When the tank is in use, input pipes 23, through which I treated and filtered water is pumped, extend nearly to the bottom of liner 12, at one end of the tank, to help hold it in shape and to supply clean water to the tank. At the opposite end of the tank, outlet pipes 24 are provided, extending about 5 feet down into the tank, to pump out water for treatment.

Perforated pipes or hoses 25 extend across the floor of the liner; these are hooked up to apparatus to supply oxygen or air to bubble up through the tank via the hoses or pipes.

It is quite easy to harvest fish from a tank such as described. One method is to pull the pipes and hoses from the tank and simply pump the water out. As water is removed, the liner bottom will rise, until the fish are all contained near the surface and are thus very easy to remove with nets. If the pipes can be provided with flexibility, there is no need to remove them during harvesting.

Thus, this invention provides a fish tank which can be enormous in volume, and yet be cheap to build, not requiring heavy structure or excavation. The tank is also movable, and is made of materials which can easily be collapsed for complete dissembly and storage.

I claim:

1. A floating fish growing tank comprising:

a. a float system;

b. a water impermeable liner suspended below said float system forming a vessel for holding water;

c. a protective mesh around the outside of said liner, said mesh being suspended from said float system;

d. means within said liner vessel to bubble oxygen containing gas into the water held within said liner vessel, and

e. means to add water to and remove water from said liner vessel.

2. A floating fish growing tank comprising:

a. a float system;

b. a water impermeable liner suspended below said float system forming a vessel for holding water;

c. a protective mesh around the outside of said liner, said mesh being suspended from said float system;

d. means to maintain said liner in an expanded configuration;

e. means within said liner vessel to bubble oxygen containing gas into the water held within said liner vessel, and

f. means to add water to and remove water from said liner vessel.

3. The tank of claim 1 in which said bubbling means comprise:

perforated piping positionable beneath the surface of the water in said liner vessel, said perforated piping being connected to a supply of oxygen-containing gas.

4. The tank of claim 3 in which said bubbling means comprise:

perforated piping positionable beneath the surface of the water in said liner vessel, said perforated piping being connected to supply of oxygen-containing gas.

5. The tank of claim 1 in which said means for adding water comprises inlet pipes and said means for'removing water comprises outlet pipes, and in which said inlet pipes are positioned opposite said outlet pipes with respect to said tank, whereby, when said means for adding and said means for removing are operated simultaneously, water is caused to circulate from said inlet to said outlet pipes.

6. The tank of claim 2 in which said means for adding water comprises inlet pipes and said means for removing water comprises outlet pipes, and in which said inlet pipes are positioned opposite said outlet pipes with respect to said tank, whereby, when said means for adding and said means for removing are operated simultaneously, water is caused to circulate from said inlet to said outlet pipes.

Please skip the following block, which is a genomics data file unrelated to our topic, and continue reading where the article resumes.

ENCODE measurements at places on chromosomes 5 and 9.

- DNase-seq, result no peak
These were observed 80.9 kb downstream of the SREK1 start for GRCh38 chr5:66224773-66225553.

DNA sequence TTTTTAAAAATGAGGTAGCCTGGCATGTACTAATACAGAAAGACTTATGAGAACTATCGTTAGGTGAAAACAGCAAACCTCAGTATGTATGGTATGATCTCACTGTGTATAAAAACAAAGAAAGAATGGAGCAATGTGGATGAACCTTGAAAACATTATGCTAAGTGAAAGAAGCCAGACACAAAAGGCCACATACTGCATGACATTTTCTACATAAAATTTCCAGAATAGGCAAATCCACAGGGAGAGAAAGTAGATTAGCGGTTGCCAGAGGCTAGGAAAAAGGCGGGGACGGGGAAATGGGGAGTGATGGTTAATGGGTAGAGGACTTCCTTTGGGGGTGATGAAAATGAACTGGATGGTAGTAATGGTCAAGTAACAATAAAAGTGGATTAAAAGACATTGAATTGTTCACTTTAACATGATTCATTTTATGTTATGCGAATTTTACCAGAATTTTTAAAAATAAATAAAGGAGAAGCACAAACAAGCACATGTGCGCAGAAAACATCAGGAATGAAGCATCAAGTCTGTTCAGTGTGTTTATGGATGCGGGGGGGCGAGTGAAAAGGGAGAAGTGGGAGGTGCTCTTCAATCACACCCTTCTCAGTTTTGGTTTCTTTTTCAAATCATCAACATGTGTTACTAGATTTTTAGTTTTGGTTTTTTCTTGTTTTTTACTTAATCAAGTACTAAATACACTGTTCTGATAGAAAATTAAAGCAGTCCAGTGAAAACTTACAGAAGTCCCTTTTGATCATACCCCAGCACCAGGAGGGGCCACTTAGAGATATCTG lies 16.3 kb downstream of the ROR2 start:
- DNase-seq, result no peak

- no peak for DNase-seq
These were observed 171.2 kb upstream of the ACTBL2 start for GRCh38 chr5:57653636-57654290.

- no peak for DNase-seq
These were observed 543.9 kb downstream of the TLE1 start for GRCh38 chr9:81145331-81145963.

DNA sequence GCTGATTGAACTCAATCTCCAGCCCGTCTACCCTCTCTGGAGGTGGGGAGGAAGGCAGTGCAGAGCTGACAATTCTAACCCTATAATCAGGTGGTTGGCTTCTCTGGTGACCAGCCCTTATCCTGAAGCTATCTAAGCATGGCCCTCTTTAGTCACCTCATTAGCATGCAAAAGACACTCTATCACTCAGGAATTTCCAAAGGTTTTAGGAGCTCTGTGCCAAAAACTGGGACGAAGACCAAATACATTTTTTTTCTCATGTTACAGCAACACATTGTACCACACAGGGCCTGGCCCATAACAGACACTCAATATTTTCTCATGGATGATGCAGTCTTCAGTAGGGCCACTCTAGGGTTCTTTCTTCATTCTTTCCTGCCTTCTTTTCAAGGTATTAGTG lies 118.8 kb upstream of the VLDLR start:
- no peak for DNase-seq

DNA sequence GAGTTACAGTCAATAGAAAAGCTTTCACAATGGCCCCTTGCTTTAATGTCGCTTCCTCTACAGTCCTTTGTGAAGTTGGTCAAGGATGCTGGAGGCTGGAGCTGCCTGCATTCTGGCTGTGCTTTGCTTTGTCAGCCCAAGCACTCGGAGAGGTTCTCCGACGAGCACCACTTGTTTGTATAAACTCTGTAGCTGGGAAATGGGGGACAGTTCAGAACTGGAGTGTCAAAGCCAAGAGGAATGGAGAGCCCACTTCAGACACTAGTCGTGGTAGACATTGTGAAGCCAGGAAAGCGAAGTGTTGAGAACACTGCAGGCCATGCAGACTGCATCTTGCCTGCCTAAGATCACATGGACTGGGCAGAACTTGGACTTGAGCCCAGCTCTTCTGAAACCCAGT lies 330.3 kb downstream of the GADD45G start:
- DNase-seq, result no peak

7. The tank of claim 3 in which said means for adding water comprises inlet pipes and said means for removing water comprises outlet pipes, and in which said inlet pipes are positioned opposite said outlet pipes with respect to said tank, whereby, when said means for adding and said means for removing are operated simultaneously, water is caused to circulate from said inlet to said outlet pipes.

8. The tank of claim 4 in which said means for adding water comprises inlet pipes and said means for removing water comprises outlet pipes, and in which said inlet pipes are positioned opposite said outlet pipes with respect to said tank, whereby,

when said means for adding and said means for removing are operated simultaneously, water is caused to circulate from said inlet to said outlet pipes.

222 -3 UNITED STATES PATENT QFFICE CERTIFICATE OF CORRECTION Patent No. 3, 53,35 v Dated April A, 1972 Invent fl Howag'd J. Fremont It is certified that error eppears in the above-identifie pateht and that said Letters Patent are hereby corrected as shown below:

Claim 4, first line (col. 3, line 1) change I to 2 Signed and sealed this 11th da of July 1972.

(STEAL) Attest:

EDZ'JARD M. FLETCHER,JR. ROBERT GOTTSCHALK 4 Attesting Officer Commissioner of Patents

Patent Citations
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Referenced by
Citing PatentFiling datePublication dateApplicantTitle
US4044720 *Mar 29, 1976Aug 30, 1977Fast Arlo WFloating fish rearing system
US4064836 *Jul 30, 1976Dec 27, 1977Jiri TaborskyAquatic tank
US4086874 *Aug 13, 1976May 2, 1978Karl Thore SternerSupporting structure for fish nets or the like
US4259926 *Jan 17, 1980Apr 7, 1981Marliave Jeffrey BMethod and apparatus for rearing of planktonic larvae of marine animals
US4422408 *Feb 10, 1981Dec 27, 1983Henn PohlhausenShielding device for the temperature and pollution control of water in a farming enclosure for fish and other aquatic organisms
US4747369 *Nov 14, 1985May 31, 1988Farmocean AbDevice for breeding fish
US4798168 *Mar 5, 1987Jan 17, 1989Ragnar VadsethArrangement for farming of fish, shellfish and other marine beings
US4852519 *Aug 11, 1987Aug 1, 1989Aqua Fisk A/SProcess and device for medical treatment of fish
US4876985 *Apr 24, 1987Oct 31, 1989Pacific Clam Pty. Ltd.Method of and apparatus for breeding and/or raising shell fish such as giant clams
US4909186 *Apr 7, 1988Mar 20, 1990Nippon Kokan Kabushiki KaishaFish cage for cultivating fish
US5450818 *Sep 29, 1993Sep 19, 1995Float Culture Systems, Inc.Floating fish cultivating system and related method
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US7690330Jan 24, 2008Apr 6, 2010West Virginia UniversityAquaculture raceway with waste removal section
US7748349 *Nov 13, 2006Jul 6, 2010Open Ocean Systems, Inc.Submersible cage and system for fish farming
US20100287829 *Jan 23, 2009Nov 18, 2010Stuart Bussellsubmersible aquatic algae cultivation system
US20110174232 *Aug 6, 2009Jul 21, 2011Maritime Oppdrett AsFishfarming Pen
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WO2012079184A1 *Jan 24, 2011Jun 21, 2012Rey Luis Oscar BethEcological container system for aquaculture and operating method
Classifications
U.S. Classification119/223
International ClassificationA01K61/00
Cooperative ClassificationA01K61/007
European ClassificationA01K61/00F